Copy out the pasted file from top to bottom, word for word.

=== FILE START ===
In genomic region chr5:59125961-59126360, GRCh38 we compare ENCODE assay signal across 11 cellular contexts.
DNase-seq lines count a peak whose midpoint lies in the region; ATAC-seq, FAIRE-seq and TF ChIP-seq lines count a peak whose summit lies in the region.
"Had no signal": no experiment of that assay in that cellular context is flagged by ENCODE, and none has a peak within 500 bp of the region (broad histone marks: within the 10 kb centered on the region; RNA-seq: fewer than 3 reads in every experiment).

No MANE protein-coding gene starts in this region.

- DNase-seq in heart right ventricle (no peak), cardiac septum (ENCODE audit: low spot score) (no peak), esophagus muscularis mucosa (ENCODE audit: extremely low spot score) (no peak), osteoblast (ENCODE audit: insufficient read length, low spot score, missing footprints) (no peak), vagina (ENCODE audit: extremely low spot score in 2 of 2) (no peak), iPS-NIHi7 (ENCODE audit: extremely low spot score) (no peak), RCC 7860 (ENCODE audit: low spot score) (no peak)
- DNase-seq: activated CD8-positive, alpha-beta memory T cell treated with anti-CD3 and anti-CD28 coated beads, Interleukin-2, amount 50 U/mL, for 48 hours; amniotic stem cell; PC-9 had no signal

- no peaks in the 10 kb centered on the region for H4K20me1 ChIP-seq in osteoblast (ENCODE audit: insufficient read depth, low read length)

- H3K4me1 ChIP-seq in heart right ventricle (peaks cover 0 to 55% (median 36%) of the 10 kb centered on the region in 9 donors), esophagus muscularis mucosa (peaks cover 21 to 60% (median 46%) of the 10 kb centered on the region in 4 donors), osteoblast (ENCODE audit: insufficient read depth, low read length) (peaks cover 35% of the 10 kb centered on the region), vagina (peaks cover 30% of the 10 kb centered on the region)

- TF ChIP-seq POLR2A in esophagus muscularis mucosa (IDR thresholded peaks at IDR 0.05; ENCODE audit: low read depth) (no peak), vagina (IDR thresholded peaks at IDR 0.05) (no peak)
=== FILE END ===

In genomic region chr5:59125961-59126360, GRCh38 we compare ENCODE assay signal across 11 cellular contexts.
DNase-seq lines count a peak whose midpoint lies in the region; ATAC-seq, FAIRE-seq and TF ChIP-seq lines count a peak whose summit lies in the region.
"Had no signal": no experiment of that assay in that cellular context is flagged by ENCODE, and none has a peak within 500 bp of the region (broad histone marks: within the 10 kb centered on the region; RNA-seq: fewer than 3 reads in every experiment).

No MANE protein-coding gene starts in this region.

- DNase-seq in heart right ventricle (no peak), cardiac septum (ENCODE audit: low spot score) (no peak), esophagus muscularis mucosa (ENCODE audit: extremely low spot score) (no peak), osteoblast (ENCODE audit: insufficient read length, low spot score, missing footprints) (no peak), vagina (ENCODE audit: extremely low spot score in 2 of 2) (no peak), iPS-NIHi7 (ENCODE audit: extremely low spot score) (no peak), RCC 7860 (ENCODE audit: low spot score) (no peak)
- DNase-seq: activated CD8-positive, alpha-beta memory T cell treated with anti-CD3 and anti-CD28 coated beads, Interleukin-2, amount 50 U/mL, for 48 hours; amniotic stem cell; PC-9 had no signal

- no peaks in the 10 kb centered on the region for H4K20me1 ChIP-seq in osteoblast (ENCODE audit: insufficient read depth, low read length)

- H3K4me1 ChIP-seq in heart right ventricle (peaks cover 0 to 55% (median 36%) of the 10 kb centered on the region in 9 donors), esophagus muscularis mucosa (peaks cover 21 to 60% (median 46%) of the 10 kb centered on the region in 4 donors), osteoblast (ENCODE audit: insufficient read depth, low read length) (peaks cover 35% of the 10 kb centered on the region), vagina (peaks cover 30% of the 10 kb centered on the region)

- TF ChIP-seq POLR2A in esophagus muscularis mucosa (IDR thresholded peaks at IDR 0.05; ENCODE audit: low read depth) (no peak), vagina (IDR thresholded peaks at IDR 0.05) (no peak)